- September 4, 2017
- Posted by: Smith & Smith
- Category: Investment
Investing is like planting a tree and hoping it will grow and blossom, giving you its best offerings in the future. It is definitely about making smart decisions regarding your hard earned money.
We are constantly tempted to splurge on shopping, cars and jewelry. Making an investment requires refraining from this instant pleasure of purchasing something new and shiny.
It’s about setting your priorities straight for the sake of a stable financial future.
Investment comes in many shapes and forms:
Stocks: buying a share in the ownership of a company gives you the chance to take part in the company’s success via increases in the price of the stock.
Bonds: lending money to a corporation in exchange for periodic interest payments.
Mutual Funds: this type of fund requires investors to pool their money together and invest this money in stocks, bonds and short-term debt.
Taxes go hand in hand with your earnings. There are customized rules according to each type of income. Below is a brief look at some common tax issues related to investment:
Taxes on Capital Gains
Capital gains are profits gained from selling a business, stock shares, a piece of land, etc. A capital gain is realized when this asset is sold or exchanged at a price that is higher than its original value.
These gains are categorized as long term if the asset was owned for more than a year, and short term if it was owned for one year or less. If you sell your asset within the first year, then the tax you’ll pay is at a rate of 35%.
People who own an asset for more than a year, pay a maximum of 15%. Homeowners do not pay taxes on profits they gained from selling their main residence. As for antiques and collectible items, they have a higher tax rate of 28%.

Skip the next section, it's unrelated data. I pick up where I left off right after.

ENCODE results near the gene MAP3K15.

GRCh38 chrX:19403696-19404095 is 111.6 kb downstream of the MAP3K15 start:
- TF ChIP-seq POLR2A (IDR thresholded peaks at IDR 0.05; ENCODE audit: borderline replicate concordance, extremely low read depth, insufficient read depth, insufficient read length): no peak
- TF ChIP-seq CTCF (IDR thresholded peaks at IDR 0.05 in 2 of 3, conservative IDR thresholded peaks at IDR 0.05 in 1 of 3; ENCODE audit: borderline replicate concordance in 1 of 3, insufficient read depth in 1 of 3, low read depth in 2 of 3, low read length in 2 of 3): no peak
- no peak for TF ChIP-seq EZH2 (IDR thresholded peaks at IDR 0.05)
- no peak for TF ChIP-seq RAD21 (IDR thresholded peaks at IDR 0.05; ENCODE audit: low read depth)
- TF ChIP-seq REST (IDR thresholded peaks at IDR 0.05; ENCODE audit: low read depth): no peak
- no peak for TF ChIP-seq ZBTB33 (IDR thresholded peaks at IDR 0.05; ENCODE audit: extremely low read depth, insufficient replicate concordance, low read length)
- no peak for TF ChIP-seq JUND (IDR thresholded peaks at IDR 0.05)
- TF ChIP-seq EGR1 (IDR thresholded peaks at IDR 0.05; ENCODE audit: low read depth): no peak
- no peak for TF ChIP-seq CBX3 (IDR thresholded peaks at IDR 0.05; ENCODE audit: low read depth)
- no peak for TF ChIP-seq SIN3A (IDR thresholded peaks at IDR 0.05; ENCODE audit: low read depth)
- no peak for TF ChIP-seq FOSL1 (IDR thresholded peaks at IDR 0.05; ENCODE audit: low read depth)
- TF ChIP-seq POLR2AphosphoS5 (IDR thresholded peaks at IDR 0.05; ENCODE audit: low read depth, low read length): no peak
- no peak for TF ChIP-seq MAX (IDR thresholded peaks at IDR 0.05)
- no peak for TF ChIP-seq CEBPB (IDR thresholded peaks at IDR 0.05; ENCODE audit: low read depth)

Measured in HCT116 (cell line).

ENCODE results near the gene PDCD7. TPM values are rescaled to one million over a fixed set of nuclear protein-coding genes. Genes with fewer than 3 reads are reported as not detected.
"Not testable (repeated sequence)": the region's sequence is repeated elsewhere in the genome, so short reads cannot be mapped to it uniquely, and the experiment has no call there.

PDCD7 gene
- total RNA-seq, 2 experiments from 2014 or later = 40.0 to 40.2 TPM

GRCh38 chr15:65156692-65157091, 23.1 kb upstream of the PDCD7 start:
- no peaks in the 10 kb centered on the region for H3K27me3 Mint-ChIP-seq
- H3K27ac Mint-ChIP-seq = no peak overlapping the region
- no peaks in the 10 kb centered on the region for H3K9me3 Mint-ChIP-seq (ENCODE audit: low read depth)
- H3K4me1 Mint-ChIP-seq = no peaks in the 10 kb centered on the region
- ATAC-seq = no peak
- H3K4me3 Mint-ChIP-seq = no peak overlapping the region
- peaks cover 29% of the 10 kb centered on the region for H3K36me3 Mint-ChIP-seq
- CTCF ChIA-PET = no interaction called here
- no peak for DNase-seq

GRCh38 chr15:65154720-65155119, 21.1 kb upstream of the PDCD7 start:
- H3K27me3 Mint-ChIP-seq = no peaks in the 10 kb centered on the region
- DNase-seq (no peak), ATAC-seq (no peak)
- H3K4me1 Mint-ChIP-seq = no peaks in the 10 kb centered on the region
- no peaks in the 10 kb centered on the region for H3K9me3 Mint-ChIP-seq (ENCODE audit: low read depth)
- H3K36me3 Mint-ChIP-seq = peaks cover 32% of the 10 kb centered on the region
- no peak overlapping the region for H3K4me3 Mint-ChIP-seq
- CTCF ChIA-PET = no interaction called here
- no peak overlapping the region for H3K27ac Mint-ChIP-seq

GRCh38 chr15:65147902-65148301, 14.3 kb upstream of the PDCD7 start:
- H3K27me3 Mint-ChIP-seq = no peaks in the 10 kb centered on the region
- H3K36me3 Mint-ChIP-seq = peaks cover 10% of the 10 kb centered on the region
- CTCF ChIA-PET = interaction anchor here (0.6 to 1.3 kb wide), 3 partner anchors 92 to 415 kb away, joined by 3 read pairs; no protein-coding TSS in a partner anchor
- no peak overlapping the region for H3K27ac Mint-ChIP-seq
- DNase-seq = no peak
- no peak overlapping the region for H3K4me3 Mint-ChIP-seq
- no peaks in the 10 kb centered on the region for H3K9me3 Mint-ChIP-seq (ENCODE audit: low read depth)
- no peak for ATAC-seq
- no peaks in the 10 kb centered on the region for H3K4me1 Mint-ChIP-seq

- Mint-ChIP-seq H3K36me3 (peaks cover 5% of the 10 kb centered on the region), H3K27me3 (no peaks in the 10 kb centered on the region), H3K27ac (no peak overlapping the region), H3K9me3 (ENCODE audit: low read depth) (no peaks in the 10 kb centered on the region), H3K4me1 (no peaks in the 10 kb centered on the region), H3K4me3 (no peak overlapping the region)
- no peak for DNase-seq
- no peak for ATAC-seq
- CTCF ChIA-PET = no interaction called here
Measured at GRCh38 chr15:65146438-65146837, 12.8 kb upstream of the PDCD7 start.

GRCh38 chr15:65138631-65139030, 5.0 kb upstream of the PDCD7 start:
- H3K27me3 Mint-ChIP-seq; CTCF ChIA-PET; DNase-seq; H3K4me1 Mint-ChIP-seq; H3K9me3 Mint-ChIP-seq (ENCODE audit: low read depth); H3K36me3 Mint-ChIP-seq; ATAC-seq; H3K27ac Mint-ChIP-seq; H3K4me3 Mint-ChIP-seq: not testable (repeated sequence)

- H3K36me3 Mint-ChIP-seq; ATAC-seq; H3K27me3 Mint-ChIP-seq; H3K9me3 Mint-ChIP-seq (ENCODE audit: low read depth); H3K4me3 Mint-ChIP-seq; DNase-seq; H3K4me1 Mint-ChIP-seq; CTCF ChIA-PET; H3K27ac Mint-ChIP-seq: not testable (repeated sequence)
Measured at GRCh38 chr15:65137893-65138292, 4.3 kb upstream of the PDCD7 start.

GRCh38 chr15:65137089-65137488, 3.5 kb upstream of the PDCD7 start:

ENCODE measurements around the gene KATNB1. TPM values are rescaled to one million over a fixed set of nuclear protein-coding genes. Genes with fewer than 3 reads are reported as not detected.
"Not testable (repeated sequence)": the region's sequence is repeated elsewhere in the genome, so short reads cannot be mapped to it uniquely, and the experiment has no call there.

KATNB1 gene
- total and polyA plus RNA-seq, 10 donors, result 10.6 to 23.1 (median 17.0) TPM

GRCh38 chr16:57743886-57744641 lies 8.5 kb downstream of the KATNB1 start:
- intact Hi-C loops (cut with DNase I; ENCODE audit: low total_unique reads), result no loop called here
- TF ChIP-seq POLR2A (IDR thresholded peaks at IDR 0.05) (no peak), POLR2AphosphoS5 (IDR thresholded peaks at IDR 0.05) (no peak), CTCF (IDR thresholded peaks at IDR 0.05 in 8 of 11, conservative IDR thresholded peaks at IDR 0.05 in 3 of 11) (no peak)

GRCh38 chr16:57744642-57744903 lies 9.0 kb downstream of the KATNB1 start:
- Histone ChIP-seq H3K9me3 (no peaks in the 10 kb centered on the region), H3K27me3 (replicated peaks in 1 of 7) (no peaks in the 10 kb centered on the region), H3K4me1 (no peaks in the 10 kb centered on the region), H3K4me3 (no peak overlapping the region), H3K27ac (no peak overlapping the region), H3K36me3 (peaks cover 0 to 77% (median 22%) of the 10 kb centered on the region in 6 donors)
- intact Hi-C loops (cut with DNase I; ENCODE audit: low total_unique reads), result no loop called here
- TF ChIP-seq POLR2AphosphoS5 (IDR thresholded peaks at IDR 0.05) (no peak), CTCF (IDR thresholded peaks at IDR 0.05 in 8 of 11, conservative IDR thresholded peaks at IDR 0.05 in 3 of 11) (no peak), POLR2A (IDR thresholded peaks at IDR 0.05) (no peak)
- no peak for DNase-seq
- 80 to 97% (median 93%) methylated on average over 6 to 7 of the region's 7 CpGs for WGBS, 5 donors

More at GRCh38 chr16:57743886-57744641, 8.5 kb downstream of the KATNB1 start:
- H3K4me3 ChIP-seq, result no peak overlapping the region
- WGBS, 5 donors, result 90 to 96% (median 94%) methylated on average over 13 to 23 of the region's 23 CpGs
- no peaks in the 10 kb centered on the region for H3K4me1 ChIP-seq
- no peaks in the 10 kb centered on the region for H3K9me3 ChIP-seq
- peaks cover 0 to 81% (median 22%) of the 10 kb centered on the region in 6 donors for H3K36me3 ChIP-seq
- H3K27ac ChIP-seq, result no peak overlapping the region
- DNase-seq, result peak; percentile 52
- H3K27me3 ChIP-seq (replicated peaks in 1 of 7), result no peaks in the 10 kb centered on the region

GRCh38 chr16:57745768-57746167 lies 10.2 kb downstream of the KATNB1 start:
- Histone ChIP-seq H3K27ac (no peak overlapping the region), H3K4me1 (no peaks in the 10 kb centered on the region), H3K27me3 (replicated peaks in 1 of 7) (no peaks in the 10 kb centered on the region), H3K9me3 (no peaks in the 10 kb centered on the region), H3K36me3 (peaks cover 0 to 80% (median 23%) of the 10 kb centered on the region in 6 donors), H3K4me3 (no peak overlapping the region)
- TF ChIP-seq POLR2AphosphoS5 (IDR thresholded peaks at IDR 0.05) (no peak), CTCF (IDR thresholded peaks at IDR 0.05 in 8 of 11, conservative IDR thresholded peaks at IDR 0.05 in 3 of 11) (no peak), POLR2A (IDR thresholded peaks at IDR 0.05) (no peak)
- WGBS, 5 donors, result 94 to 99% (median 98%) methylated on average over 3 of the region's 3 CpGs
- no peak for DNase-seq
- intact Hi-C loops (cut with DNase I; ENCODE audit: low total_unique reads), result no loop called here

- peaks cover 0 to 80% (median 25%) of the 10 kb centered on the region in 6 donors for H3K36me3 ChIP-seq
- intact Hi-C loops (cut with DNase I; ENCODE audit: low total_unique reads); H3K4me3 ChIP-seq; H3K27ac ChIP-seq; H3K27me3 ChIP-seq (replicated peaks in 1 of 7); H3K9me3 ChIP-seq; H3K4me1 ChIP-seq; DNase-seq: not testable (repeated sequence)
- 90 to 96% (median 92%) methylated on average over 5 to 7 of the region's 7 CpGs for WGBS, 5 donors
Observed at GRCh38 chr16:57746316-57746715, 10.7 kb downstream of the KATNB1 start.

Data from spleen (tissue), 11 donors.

Taxes on Dividends and Other Income
Dividends come in the form of regular payments made by a company to its shareholders. This money is their share of the profits, so it also has its fair share of taxes.
There are certain dividends on stocks and stock mutual funds that are entitled to a maximum lower rate of 15%. On the other hand, income from rental property and most other sources of income via investment get taxed at higher ordinary rates.
The only exception are municipal bonds which are issued by local governments in different states in order to bankroll various programs.
What if you made an investment and you lost? Well, you can claim losses against any capital gains that you have. If your losses exceed your gains, then you can typically take $3,000 of losses against any other sources of income, your wages included.
Tax-Free Treatment for Favored Accounts
Making investments for other purposes such as investing for medical expenses is tax-free as long as you have a Health Savings Account.
College saving plans also get the tax-free treatment such as the 529 plan. In conclusion, knowing the basic on taxes gives you the key to build a portfolio that reduces the amount of taxes you need to pay.